2 x 4 Lowracer
This page shows the construction of my 2x4 lowracer and the changes I made.
Plans are available from James Robinson HERE.
As part of my job I have to maintain a CNC router. It cuts out of wood or plastic, things that have been designed on a computer. This is the sort of thing I can do to check it's accuracy.
The hardwood inlay is just a bit of showing off really
The parts cut out as per the plans.
I wanted to check how good the design was and try out some changes. As good timber and adhesives are expensive in the UK I used free softwood offcuts and PVA glue for this 'prototype'. Aircraft grade spuce and epoxy resin would build a frame half as light and twice as strong but cost about £100
I was not entirely happy with the way the head bearings were fitted into plates on the original design, so there is a headtube brazed through the steel plate that can be seen in the photo.
I added brake bosses for Vee brakes behind the forks later
These are not the sort you dunk in your tea (unless you're very peckish), but are made from beech wood and can be used to join bits of timber together. I added these to the butt joints and also drilled and dowelled through the join between the 'chainstays' and the frame.
The plate with the big hole will fit on the top of the head tube.
Dropouts are being made from chunky aluminium flat bar. They are glued and bolted into tight fitting recesses in the chainstays.
I used a FAG type sealed bottom bracket with the cups removed. The frame and strengthening plates are drilled to be a very tight fit at 29mm. Aluminuim plates with a clearance hole for the axle are added each side.
I decided to fit Vee brakes using bosses from old forks bolted through a bit of 1/2" birch ply as shown below.
I found that the cable route was important and ended up drilling a hole through the frame for the cable
The first stem I made was welded from steel but on the 'test flight' there was not enough clearance for my knees, and it would be hard to dismount with the bars any closer to my chest. The solution was to make a stem which pivoted upwards - and why not a wooden one! It is a great improvement but could look more elegant. Next time it will!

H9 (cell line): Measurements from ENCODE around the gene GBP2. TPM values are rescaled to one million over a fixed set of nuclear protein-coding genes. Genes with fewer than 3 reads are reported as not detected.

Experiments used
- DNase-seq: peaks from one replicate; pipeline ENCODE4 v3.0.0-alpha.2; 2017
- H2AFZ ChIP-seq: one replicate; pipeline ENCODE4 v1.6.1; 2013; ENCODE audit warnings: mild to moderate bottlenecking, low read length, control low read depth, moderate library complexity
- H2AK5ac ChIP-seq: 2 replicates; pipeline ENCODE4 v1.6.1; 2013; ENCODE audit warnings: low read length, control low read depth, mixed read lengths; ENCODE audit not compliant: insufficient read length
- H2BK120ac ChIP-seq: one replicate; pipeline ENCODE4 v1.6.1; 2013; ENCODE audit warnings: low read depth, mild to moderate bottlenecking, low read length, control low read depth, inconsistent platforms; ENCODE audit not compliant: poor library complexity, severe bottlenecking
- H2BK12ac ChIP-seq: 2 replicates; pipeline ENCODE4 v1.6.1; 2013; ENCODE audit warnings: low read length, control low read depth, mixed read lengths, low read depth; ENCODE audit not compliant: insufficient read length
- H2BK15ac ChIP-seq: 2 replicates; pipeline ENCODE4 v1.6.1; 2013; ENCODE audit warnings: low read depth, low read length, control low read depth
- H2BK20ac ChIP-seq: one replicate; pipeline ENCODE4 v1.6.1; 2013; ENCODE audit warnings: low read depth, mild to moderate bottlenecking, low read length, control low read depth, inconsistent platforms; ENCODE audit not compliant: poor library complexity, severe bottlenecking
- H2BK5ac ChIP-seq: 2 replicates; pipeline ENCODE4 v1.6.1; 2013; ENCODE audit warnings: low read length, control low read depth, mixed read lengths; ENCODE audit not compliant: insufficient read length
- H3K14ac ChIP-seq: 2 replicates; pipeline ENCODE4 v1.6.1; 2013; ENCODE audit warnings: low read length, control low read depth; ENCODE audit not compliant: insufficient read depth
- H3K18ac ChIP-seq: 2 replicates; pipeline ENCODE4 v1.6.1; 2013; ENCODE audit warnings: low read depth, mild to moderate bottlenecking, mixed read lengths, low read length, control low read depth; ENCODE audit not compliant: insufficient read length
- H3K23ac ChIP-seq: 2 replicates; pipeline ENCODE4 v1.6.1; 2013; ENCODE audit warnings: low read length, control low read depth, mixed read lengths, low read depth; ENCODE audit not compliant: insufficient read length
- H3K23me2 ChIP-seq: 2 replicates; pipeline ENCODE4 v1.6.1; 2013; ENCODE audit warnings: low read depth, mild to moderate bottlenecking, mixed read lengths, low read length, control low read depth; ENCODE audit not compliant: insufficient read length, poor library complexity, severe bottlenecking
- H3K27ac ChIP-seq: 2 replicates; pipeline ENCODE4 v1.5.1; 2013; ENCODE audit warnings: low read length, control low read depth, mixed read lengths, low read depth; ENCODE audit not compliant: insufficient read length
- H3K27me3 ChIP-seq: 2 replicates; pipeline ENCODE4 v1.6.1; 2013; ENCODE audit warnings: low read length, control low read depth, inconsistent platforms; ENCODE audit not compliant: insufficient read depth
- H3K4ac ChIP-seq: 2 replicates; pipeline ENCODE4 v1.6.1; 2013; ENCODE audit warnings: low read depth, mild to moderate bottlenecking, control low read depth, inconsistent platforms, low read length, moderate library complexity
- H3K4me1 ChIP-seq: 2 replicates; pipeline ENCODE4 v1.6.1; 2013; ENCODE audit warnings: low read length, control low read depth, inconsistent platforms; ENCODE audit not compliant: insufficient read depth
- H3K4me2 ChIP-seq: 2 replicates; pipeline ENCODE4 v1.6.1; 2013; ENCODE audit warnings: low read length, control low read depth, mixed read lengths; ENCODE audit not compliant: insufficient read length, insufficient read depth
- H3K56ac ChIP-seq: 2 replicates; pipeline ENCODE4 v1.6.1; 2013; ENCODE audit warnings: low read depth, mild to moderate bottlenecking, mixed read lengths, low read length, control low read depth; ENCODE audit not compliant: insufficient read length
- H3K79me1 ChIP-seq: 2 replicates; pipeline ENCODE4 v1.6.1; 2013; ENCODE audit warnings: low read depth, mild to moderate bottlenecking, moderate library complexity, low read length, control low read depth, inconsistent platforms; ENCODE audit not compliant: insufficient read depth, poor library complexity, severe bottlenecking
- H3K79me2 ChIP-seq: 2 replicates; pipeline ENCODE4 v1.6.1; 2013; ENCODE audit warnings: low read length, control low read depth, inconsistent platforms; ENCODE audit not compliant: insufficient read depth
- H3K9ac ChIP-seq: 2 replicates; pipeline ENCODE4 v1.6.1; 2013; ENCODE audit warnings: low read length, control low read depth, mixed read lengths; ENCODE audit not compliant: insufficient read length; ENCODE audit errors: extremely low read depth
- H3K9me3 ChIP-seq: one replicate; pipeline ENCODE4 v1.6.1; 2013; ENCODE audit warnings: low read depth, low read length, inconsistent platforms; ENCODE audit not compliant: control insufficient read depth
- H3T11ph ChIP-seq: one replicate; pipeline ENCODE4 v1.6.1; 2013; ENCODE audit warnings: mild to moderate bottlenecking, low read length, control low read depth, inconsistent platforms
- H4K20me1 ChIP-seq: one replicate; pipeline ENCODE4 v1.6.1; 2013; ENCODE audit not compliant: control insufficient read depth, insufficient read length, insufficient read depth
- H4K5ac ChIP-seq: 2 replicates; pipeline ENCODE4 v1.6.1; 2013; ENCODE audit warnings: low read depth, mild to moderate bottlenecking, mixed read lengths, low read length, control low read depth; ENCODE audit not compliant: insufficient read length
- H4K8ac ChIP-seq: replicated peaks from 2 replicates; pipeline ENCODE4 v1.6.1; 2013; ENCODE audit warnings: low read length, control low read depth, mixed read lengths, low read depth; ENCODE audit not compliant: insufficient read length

|The finished bike:
James did a really good job with the design and my choice of materials and woodworking skills do not do it justice.
As you can see I allowed enough wood for a rear mudguard integral with the frame. My method for the bottom bracket did not give enough clearance for a triple chainset and I have not fitted a front changer yet. Wherever possible I rounded the edges off with a router.
Jame's bike not only looks good it feels good too. The seat and riding position is comfy and it does not feel as low as it actually is. Although I have riden recumbents before, I expected it, being a lowracer, to be awkward to ride. I was pleasently suprised to pedal it away first try. The first test showed up some problems with the handlebar position and the chain tubes, these I hasten to add are my adaptions to James's plans.
I raced the 2x4 wooden lowracer at Herne Hill on Sept 7 2003. I was in the first race and made a slow getaway, on the outside of the grid, from the line (120" gear) but passed everybody, except Dave Hembrow, round the outside on the first lap. Much to the amusement of the spectators the wooden bike was in second place with about 50 yds gap on the rest of the field and lapping people by the third lap!
However my recent cold and the 58 miles ride the previous day had taken their toll. With a tightening chest and a dry throat (I wish I had nailed a bottle-cage on) I slowly began to drop back.
I finished the 40mins + 2 lap race at an average of 20.9MPH! The results are recorded here: http://www.btinternet.com/~John.Olson/bhpc/events03/hernehill03.html
The bike is a way of producing a raceable recumbent with limited workshop facilities. It is unlikely to be the fastest or lightest machine on the track, but it might gain the most attention.
The most important point is - It's FUN, FUN, FUN!